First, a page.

See our book chapter and published paper on this approach.


EBSA criteria rankings

The criteria are coloured in the image gallery below by their rank: red = the criterion is met at a high rank; orange = medium; yellow = low; grey = data deficient. Because the currently adopted EBSAs have been updated and revised, some of the criteria ranks have been changed as a result of new research and information that has become available since the site was adopted in 2014. These changes are marked with a star, coloured by the previous ranking. Where EBSA names have been changed, the previous name is in square brackets; new, proposed EBSAs are also indicated in square brackets]. To view the full description of each site, see the next section below.

Browse the criteria ranks of the BCLME EBSAs

EBSA Criteria

To qualify as an EBSA, the site must meet at least one of the following seven criteria, as adopted by the Convention on Biological Diversity:

1. Uniqueness or rarity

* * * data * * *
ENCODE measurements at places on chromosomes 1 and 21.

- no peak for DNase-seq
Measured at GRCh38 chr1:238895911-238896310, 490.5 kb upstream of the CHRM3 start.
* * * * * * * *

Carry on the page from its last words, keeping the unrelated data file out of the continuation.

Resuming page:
Area contains either: unique ("the only one of its kind"), rare (occurs only in few locations) or endemic species, populations or communities, and/or unique, rare or distinct, habitats or ecosystems; and/or unique or unusual geomorphological or oceanographic features

2. Special importance for life history stages of species

Areas that are required for a population to survive and thrive

3. Importance for threatened, endangered or declining species and/or habitats

Area containing habitat for the survival and recovery of endangered, threatened, declining species or area with significant assemblages of such species

4. Vulnerability, fragility, sensitivity, or slow recovery

Areas that contain a relatively high proportion of sensitive habitats, biotopes or species that are functionally fragile (highly susceptible to degradation or depletion by human activity or by natural events) or with slow recovery

5. Biological productivity

Area containing species, populations or communities with comparatively higher natural biological productivity

6. Biological diversity

Area contains comparatively higher diversity of ecosystems, habitats, communities, or species, or has higher genetic diversity